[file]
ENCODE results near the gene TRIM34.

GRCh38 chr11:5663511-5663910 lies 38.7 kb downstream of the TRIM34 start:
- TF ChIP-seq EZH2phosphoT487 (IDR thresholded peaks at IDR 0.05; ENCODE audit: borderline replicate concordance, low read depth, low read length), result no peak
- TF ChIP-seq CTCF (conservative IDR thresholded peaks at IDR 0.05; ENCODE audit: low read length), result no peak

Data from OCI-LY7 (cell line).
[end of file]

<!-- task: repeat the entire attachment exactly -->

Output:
ENCODE results near the gene TRIM34.

GRCh38 chr11:5663511-5663910 lies 38.7 kb downstream of the TRIM34 start:
- TF ChIP-seq EZH2phosphoT487 (IDR thresholded peaks at IDR 0.05; ENCODE audit: borderline replicate concordance, low read depth, low read length), result no peak
- TF ChIP-seq CTCF (conservative IDR thresholded peaks at IDR 0.05; ENCODE audit: low read length), result no peak

Data from OCI-LY7 (cell line).